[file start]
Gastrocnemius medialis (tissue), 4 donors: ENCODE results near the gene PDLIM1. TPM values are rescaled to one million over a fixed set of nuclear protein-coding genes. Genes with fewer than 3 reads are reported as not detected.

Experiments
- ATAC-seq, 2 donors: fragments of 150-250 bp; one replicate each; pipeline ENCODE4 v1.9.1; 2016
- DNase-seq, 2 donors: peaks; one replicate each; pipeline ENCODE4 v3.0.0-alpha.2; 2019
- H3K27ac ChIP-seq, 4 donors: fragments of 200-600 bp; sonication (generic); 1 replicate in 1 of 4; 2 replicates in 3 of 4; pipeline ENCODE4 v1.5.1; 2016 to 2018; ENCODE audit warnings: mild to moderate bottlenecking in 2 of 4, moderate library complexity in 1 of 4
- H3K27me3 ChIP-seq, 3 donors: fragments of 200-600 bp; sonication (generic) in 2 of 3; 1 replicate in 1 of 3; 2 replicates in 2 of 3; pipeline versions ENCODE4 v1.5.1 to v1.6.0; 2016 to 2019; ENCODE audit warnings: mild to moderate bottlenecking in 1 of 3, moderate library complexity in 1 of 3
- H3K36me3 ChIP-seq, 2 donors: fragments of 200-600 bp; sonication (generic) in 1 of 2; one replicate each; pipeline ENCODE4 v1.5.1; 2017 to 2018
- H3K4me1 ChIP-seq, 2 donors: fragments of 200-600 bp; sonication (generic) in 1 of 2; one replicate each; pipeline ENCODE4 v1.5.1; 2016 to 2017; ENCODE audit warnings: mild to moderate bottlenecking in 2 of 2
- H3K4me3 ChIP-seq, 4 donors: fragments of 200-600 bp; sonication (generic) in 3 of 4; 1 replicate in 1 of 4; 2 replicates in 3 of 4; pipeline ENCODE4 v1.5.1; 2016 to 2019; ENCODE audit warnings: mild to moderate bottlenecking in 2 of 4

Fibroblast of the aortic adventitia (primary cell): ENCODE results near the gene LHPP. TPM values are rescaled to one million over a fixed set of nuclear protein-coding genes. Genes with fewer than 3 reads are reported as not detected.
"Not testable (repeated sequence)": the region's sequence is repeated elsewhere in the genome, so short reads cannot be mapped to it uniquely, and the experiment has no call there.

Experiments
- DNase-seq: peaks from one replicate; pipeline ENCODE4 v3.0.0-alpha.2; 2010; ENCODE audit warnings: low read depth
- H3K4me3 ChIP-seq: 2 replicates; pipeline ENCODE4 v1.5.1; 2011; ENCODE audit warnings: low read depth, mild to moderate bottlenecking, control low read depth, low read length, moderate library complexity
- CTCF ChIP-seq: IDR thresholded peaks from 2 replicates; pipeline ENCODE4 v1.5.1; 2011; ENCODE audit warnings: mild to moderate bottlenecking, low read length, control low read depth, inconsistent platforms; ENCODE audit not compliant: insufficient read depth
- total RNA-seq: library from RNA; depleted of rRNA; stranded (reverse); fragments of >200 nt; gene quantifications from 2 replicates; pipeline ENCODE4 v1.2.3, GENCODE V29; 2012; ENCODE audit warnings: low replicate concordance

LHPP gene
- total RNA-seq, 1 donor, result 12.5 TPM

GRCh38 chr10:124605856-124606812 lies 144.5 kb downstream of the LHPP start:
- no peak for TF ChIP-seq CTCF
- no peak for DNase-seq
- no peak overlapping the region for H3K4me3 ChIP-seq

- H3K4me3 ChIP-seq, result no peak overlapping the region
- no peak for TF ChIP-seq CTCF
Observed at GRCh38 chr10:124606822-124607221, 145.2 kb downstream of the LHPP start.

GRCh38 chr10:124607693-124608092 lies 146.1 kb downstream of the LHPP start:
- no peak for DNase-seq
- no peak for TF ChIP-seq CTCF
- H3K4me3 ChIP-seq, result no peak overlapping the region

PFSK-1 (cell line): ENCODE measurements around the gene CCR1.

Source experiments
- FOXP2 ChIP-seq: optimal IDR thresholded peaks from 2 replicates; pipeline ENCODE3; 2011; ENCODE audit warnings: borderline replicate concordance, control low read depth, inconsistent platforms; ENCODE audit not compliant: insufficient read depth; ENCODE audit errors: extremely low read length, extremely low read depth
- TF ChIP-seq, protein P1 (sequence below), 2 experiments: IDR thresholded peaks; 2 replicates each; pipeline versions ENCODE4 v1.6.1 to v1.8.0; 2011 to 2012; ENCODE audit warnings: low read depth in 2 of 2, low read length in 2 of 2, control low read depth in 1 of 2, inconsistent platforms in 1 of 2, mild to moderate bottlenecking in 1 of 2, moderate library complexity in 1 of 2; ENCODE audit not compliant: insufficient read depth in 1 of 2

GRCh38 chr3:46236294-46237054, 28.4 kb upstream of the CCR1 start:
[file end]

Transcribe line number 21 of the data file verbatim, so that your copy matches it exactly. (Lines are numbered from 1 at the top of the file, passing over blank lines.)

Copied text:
- no peak for DNase-seq